On Thursday, a 65-year-old man with a name that Americans struggle to pronounce was convicted of committing genocide 20 years ago in Bosnia. With bombs exploding in Brussels and a vituperative US presidential campaign in full force, the court ruling might seems obscure.
But the story of Radovan Karadzic, a psychiatrist turned genocidal mini-state leader, provides lessons for Barack Obama, Hillary Clinton and Donald Trump. The moral of Karadzic’s story is simple for current and future American presidents: beware the empty threat.
Karadzic, with his long mane of hair and hawkish nose, was the public face and political leader of a hardline group of Bosnian Serbs following the collapse of Yugoslavia in the early 1990s. When I covered him during the final year of the war in Bosnia, he was known for his ability to evade questions.
When a shell landed in the middle of a teeming market in Sarajevo, killing scores of Bosnian Muslims, Karadzic insisted that the Bosnian Muslims had fired it themselves to garner sympathy. When Bosnian Serb snipers fired on unarmed women and children, he denied it as well.
“Children were sniped at while playing in front of their houses, walking with their parents or walking home from school,” Judge O-Gon Kwon said on Thursday, while reading the verdict of the International Criminal Tribunal for the former Yugoslavia against Karadzic.
The strange thing about covering Karadzic during the war was seeing him change. With each empty declaration from President Bill Clinton that Karadzic would be held accountable, the Bosnian Serbs seemed to grow more confident and defiant.
Over the course of the war, the Bosnian Serbs "ethnically cleansed" – or expelled – hundreds of thousands of Muslims from their territory. They took UN peacekeepers hostage. And in July 1995, they took the town of Srebrenica and executed every Bosnian Muslim man and boy they captured. All told, 8,000 perished.
Clinton’s unfulfilled threats, it seemed to me and other reporters at the time, had emboldened Karadzic and the mini-state’s military leader, General Ratko Mladic. And Srebrenica itself was, tragically, the physical embodiment of false promise.
With the support of the United States and its European allies, the United Nations had declared Srebrenica a "Safe Area" and stripped its Bosnian Muslims defenders of artillery and heavy weapons. But instead of posting several thousand, heavily armed UN peacekeepers to protect the town, several hundred Canadian and then Dutch peacekeepers arrived with white vehicles, blue helmets and a few machine guns.
When the Serbs attacked, Dutch defenses quickly collapsed and promised NATO air strikes never arrived. Karadzic and Mladic were left to do as they pleased.
“The accused was the sole person within the RS [Bosnian Serb government] with the power to intervene to prevent the Bosnian Muslim males from being killed,” Judge Kwon said as he declared Karadzic guilty of genocide in Srebrenica.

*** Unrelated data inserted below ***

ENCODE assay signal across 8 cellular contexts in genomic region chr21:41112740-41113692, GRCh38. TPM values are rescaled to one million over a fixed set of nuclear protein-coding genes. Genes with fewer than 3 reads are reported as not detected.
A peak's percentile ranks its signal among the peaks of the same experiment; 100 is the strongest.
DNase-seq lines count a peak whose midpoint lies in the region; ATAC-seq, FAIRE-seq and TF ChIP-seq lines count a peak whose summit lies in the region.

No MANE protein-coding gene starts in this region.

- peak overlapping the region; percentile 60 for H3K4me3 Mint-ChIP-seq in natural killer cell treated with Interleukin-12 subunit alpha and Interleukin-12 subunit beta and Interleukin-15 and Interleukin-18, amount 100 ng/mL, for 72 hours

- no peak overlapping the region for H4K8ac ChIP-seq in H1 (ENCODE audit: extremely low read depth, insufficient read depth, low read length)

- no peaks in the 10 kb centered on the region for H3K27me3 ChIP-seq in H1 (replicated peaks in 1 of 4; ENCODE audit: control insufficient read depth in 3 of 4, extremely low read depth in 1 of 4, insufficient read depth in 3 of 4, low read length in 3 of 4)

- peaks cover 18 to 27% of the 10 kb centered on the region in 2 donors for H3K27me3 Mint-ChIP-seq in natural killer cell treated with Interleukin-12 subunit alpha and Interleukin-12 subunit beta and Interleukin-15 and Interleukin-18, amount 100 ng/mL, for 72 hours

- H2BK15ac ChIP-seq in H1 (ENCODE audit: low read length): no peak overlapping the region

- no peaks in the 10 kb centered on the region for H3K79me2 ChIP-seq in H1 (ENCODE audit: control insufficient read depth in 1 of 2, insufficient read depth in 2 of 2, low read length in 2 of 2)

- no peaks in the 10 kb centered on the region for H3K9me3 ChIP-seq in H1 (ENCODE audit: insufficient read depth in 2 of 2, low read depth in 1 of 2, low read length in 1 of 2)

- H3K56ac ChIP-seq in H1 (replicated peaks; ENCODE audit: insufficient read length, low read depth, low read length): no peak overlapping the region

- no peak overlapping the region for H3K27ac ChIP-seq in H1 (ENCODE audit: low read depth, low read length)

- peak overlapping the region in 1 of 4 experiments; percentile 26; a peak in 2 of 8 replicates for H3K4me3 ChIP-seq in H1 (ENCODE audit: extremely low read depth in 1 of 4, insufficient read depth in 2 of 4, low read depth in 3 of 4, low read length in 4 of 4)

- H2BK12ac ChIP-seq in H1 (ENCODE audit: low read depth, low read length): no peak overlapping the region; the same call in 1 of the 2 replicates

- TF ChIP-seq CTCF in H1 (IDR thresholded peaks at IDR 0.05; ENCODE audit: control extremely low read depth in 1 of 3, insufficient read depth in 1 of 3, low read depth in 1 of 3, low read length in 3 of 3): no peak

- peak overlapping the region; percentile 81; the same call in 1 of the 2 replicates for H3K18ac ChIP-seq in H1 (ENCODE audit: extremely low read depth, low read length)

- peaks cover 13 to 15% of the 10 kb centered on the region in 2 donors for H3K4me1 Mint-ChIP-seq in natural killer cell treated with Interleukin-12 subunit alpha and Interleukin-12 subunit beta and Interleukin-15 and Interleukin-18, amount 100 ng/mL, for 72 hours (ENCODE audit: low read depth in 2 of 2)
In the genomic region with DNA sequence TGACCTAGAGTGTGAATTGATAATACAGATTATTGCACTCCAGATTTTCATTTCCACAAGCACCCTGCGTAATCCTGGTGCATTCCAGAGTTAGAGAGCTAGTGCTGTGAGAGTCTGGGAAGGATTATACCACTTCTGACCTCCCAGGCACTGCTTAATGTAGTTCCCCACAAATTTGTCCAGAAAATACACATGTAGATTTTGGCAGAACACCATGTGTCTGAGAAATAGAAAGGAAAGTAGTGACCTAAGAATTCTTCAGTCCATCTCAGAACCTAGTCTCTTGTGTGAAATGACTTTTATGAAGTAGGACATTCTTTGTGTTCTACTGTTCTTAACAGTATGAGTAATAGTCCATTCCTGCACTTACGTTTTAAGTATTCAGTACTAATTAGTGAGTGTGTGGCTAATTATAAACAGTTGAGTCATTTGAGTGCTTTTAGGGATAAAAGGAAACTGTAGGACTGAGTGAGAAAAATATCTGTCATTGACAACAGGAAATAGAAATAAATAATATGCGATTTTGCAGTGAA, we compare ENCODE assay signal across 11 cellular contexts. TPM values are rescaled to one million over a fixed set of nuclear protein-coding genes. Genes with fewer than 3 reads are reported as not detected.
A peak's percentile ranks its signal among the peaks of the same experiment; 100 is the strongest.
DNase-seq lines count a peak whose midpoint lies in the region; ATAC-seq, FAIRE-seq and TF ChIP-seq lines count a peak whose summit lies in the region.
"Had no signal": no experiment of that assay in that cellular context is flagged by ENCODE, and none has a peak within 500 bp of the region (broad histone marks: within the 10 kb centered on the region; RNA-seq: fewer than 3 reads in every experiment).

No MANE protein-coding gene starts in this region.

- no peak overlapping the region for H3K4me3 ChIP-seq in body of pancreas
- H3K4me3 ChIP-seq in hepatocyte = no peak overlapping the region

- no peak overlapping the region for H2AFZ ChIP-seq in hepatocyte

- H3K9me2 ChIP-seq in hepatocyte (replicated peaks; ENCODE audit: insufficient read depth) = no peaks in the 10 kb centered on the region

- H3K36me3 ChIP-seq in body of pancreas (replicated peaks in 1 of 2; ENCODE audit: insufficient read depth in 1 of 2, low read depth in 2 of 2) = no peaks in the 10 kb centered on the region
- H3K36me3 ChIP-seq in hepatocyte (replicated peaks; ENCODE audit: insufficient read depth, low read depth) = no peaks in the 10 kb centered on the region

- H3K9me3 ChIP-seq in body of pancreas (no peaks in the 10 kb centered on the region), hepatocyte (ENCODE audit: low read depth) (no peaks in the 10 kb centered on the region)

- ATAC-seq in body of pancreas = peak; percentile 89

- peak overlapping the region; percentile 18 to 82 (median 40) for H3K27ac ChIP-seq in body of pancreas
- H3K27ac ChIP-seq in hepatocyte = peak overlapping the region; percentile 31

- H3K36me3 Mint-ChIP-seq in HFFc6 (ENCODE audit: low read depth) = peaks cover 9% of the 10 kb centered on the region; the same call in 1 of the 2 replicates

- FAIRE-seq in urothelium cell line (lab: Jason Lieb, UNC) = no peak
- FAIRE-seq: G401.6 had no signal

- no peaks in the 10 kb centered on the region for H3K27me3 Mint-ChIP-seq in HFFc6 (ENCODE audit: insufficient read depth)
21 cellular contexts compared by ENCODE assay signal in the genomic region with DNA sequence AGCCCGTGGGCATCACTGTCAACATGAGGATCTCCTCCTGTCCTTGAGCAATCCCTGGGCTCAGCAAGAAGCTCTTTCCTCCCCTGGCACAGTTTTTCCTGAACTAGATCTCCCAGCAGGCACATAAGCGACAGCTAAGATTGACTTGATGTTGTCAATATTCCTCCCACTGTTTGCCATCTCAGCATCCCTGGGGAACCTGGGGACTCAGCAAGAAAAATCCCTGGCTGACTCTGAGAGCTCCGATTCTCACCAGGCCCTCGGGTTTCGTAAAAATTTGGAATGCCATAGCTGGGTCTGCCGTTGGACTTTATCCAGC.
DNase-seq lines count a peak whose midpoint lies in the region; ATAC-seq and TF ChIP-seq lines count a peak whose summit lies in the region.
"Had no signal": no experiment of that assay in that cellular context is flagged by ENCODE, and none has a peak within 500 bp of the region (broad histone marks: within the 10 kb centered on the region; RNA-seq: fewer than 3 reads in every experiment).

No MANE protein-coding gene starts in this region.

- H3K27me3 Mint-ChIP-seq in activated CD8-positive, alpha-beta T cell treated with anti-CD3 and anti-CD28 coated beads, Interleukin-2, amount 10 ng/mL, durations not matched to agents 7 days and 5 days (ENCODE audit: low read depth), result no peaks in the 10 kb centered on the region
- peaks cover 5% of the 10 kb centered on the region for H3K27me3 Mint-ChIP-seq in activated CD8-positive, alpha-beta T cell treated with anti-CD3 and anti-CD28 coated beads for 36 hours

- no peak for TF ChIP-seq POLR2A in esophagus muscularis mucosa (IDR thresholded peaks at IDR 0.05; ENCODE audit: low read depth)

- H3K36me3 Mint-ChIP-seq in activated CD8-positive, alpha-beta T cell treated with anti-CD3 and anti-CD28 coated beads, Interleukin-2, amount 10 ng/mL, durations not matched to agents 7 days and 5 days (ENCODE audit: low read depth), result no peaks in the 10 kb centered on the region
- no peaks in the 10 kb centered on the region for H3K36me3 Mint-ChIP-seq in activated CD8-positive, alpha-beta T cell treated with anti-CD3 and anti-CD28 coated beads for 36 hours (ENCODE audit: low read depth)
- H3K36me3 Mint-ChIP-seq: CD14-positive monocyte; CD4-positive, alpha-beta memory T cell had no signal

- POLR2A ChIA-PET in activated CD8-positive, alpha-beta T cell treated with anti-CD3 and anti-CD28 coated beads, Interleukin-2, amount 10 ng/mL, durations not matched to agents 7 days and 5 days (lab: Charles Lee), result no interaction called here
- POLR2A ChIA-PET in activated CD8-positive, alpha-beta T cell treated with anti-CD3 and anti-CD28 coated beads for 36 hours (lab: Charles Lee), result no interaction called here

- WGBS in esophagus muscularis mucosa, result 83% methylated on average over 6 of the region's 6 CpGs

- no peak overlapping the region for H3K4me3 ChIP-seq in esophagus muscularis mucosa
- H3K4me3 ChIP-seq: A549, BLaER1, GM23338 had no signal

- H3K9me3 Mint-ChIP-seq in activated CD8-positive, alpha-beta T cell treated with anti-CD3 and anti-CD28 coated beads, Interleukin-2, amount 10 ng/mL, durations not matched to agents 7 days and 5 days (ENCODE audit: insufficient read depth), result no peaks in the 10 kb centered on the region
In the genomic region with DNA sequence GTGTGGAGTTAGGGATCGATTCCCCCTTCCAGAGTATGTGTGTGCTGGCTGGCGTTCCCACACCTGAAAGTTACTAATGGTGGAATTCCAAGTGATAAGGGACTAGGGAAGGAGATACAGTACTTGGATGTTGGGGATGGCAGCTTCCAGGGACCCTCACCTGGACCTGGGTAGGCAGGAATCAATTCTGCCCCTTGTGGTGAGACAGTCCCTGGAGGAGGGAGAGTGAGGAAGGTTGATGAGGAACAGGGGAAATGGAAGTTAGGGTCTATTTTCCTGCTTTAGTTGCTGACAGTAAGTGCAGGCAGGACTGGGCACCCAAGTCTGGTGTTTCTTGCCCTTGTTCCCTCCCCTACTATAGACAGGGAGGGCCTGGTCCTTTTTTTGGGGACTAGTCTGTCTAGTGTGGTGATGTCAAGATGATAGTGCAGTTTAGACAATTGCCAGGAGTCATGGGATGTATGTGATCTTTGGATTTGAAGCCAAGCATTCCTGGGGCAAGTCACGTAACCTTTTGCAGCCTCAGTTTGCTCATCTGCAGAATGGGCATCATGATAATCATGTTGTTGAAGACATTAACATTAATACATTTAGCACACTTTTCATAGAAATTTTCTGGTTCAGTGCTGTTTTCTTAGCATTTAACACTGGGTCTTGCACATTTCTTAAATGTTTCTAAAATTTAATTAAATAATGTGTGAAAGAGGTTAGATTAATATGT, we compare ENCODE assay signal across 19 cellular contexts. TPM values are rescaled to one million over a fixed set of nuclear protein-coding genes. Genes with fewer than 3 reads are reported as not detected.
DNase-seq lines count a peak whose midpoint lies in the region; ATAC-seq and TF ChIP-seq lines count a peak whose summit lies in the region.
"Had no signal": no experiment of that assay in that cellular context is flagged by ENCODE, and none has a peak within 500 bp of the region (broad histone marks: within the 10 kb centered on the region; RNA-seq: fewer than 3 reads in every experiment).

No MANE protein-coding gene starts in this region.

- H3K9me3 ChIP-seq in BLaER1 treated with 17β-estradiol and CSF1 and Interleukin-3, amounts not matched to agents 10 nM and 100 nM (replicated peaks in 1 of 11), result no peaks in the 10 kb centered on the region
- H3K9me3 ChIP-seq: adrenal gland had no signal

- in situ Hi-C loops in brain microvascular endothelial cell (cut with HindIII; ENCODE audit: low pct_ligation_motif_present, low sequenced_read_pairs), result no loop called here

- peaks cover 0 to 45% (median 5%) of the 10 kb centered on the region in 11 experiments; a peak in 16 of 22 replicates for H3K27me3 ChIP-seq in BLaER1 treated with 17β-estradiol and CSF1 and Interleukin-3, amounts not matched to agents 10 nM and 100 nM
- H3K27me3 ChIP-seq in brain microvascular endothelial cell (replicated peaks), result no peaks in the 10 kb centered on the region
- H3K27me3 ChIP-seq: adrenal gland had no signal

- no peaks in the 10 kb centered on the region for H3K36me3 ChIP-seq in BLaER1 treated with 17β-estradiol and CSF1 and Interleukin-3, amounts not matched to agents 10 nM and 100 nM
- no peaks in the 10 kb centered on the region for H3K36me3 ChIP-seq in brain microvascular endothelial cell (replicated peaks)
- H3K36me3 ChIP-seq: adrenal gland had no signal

Twenty years after the mass killings, threats from current and future US presidents seem to be equally unpersuasive. In a recent profile in the Atlantic
, Obama boasted about the fact that he had not carried out his vow to bomb the forces of Bashar Assad if the Syrian leader used chemical weapons against his own people.
“I’m very proud,” Obama told the magazine.
Hillary Clinton, meanwhile, is promising American voters that she will unleash a merciless, multi-year onslaught against ISIS - without deploying large numbers of American ground troops.
“We are in it for the long haul and we will stand taller and stronger than they could possibly imagine,” Clinton vowed in a campaign speech in December.
And Donald Trump is threatening everyone. He vows to place tariffs on every good sold from China – as well as air conditioners that US company Carrier manufactures in Mexico.
“We’re going to tax you,” Trump vowed in a presidential debate last month. “So stay where you are [in Mexico] or build in the United States.”
The lesson for US presidents is that threats can come back to haunt. Clinton responded far more quickly to Serb attacks in Kosovo in 1999, but has said that Srebrenica was one of the greatest regrets of his presidency. It is a distant second with the genocide in Rwanda, where as many as one million perished after the UN failed to protect civilians there.
In hindsight, it is arguably better for American leaders to say nothing when they have no intention of taking action. Issuing hollow threats emboldens extremists. It does not cow them.
And most tragically, as the survivors of Srebrenica found out, empty threats from a US president also victimize the innocent people who believe them. Today, thousands of women from Srebrenica are growing up without fathers, brothers and sons. Their crime? Believing the word of an American president.
David Rohde is the National Security Investigations Editor at Reuters. From 2011 to 2013, he was a Reuters foreign affairs columnist. He is a two-time Pulitzer Prize winner and a former reporter for the New York Times
and Christian Science Monitor
. His most recent book is Beyond War: Reimagining America's Role and Ambitions in a New Middle East
. Any opinions expressed here are the author's own.